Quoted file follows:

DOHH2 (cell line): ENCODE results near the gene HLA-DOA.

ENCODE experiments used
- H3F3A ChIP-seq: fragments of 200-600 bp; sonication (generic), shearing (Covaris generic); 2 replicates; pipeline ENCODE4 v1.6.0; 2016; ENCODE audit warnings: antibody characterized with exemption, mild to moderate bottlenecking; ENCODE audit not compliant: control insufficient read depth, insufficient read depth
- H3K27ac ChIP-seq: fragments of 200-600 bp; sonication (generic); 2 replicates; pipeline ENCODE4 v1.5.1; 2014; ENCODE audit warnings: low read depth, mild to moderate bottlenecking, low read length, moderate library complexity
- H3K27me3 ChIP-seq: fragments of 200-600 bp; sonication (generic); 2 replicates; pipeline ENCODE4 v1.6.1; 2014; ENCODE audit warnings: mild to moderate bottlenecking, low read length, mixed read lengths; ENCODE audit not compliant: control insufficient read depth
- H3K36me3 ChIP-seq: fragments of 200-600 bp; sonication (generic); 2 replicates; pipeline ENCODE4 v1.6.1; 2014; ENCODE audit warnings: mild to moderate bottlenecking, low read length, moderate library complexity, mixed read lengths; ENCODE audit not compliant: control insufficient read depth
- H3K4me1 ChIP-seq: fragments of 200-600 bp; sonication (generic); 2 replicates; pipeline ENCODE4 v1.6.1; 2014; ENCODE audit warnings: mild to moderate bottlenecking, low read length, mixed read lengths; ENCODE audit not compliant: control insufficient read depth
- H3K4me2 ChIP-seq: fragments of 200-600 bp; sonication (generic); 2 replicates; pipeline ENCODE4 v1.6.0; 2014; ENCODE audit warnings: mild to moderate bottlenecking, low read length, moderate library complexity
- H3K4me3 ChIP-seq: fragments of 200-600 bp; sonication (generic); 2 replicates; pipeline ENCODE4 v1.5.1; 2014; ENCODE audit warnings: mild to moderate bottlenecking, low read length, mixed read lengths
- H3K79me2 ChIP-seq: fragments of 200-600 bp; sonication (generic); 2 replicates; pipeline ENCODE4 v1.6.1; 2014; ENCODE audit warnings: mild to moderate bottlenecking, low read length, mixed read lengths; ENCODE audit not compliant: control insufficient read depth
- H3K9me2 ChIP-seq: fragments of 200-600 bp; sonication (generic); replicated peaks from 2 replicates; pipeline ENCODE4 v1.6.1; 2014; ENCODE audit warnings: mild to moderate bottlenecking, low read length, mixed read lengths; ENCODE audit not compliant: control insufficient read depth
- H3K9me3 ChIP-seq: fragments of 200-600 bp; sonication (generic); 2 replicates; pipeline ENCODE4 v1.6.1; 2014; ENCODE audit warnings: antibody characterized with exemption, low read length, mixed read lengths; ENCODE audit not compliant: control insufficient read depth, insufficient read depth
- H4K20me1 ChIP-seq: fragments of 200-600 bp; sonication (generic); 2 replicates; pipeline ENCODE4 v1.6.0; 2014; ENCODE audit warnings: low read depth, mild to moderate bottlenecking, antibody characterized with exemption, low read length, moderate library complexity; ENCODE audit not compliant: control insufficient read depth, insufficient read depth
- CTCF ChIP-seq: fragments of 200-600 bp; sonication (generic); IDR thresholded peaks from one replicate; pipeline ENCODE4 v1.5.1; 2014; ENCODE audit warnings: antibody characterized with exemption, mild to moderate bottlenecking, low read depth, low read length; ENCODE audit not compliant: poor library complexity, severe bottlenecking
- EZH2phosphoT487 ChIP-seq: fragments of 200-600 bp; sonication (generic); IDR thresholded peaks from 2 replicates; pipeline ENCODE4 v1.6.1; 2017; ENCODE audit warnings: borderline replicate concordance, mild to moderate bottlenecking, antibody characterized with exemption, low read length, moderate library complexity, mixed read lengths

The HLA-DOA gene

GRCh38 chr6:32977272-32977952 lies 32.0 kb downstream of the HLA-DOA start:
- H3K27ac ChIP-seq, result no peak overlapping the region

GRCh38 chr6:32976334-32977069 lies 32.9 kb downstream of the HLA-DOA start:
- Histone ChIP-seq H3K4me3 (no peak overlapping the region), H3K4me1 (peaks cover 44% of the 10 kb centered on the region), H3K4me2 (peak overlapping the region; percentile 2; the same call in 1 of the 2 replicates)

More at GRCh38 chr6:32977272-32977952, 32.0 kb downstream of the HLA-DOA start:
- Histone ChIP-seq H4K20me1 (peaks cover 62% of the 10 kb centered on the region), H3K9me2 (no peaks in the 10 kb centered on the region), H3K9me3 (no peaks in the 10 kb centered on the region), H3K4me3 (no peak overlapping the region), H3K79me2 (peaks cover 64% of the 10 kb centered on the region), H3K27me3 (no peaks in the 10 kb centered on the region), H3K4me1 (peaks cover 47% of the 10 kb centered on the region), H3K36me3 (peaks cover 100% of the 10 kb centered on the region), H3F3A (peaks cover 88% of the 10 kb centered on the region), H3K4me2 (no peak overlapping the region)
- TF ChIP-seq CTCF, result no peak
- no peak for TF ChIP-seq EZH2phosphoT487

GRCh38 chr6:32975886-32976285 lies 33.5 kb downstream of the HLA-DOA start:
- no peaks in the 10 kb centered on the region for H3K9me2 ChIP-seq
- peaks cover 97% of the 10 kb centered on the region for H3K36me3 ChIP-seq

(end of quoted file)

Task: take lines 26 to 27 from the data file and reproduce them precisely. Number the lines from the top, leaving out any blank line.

- no peaks in the 10 kb centered on the region for H3K9me2 ChIP-seq
- peaks cover 97% of the 10 kb centered on the region for H3K36me3 ChIP-seq